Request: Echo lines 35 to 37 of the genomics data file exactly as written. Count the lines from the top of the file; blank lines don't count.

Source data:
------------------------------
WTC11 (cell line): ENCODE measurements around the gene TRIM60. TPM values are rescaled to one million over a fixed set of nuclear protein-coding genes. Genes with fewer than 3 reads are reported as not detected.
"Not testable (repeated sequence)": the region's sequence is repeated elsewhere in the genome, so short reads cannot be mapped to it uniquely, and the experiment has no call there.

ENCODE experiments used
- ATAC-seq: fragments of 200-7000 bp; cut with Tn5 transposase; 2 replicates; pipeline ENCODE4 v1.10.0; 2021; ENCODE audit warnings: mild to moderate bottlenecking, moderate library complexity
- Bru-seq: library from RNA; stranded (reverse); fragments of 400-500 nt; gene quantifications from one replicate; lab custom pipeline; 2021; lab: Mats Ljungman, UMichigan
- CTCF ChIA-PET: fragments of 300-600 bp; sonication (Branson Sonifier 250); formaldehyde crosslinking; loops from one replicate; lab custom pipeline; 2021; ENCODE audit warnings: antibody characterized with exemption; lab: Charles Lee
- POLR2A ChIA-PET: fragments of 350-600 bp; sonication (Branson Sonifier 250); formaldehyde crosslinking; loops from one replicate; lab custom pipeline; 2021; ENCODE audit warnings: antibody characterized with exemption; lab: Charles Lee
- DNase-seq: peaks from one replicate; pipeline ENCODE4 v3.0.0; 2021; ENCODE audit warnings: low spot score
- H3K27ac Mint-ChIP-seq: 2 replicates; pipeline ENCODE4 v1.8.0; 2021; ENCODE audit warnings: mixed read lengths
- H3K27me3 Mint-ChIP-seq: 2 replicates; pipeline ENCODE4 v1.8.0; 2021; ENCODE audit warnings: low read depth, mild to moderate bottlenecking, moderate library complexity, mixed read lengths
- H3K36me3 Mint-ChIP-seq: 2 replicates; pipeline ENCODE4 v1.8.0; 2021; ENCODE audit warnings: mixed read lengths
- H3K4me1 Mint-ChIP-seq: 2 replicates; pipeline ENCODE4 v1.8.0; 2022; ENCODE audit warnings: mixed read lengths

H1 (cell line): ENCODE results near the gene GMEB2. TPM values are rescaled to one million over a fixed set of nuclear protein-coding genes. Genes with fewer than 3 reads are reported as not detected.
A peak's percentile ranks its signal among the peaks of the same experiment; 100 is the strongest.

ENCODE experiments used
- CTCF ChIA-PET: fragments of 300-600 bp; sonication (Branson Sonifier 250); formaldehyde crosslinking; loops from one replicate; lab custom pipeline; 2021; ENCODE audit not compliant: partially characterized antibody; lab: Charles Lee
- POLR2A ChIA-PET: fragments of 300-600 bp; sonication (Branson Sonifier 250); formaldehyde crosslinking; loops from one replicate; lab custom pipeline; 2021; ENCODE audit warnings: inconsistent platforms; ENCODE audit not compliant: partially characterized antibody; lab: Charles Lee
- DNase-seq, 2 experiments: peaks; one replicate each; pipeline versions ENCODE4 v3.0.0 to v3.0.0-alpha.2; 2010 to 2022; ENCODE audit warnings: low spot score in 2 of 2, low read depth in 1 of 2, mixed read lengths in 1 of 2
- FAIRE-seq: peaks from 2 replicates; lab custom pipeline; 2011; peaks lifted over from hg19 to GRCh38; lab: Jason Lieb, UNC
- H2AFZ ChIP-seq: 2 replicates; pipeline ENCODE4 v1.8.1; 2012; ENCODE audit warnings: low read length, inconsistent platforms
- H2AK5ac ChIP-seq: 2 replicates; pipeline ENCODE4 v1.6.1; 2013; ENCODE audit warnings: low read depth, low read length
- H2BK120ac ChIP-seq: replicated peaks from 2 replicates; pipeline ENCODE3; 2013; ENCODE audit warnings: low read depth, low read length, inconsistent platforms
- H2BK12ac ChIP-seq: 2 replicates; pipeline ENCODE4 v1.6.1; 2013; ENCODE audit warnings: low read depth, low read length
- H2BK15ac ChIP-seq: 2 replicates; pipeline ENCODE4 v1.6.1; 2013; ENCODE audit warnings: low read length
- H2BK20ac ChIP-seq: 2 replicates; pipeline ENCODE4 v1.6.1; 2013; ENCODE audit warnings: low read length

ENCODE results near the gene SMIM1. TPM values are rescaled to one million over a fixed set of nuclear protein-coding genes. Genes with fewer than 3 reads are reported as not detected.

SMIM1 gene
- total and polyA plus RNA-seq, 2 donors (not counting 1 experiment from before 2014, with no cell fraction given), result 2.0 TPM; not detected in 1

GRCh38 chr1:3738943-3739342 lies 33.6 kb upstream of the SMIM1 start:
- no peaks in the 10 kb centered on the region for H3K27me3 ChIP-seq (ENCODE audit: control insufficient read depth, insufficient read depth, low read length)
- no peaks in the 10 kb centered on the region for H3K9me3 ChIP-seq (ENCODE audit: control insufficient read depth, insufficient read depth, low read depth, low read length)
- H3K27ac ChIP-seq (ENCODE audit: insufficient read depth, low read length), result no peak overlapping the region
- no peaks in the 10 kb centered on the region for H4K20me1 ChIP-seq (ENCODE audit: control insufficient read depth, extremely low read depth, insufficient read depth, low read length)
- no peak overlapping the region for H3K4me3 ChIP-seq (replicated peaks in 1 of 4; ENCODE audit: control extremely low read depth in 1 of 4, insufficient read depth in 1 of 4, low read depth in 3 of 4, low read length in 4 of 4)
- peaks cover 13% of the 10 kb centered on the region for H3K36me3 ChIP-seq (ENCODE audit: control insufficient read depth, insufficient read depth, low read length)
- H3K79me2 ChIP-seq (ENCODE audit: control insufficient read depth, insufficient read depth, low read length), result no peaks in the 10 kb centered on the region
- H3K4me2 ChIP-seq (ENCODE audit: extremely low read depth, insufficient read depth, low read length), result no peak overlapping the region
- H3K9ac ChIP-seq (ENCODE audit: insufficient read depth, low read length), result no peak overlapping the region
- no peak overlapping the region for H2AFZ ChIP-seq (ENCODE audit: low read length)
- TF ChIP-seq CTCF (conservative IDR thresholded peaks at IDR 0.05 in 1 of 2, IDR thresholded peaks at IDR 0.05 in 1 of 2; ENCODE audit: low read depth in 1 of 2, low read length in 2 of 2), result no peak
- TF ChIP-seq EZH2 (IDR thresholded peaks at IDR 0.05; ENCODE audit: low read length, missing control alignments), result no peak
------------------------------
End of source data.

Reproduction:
- peaks cover 13% of the 10 kb centered on the region for H3K36me3 ChIP-seq (ENCODE audit: control insufficient read depth, insufficient read depth, low read length)
- H3K79me2 ChIP-seq (ENCODE audit: control insufficient read depth, insufficient read depth, low read length), result no peaks in the 10 kb centered on the region
- H3K4me2 ChIP-seq (ENCODE audit: extremely low read depth, insufficient read depth, low read length), result no peak overlapping the region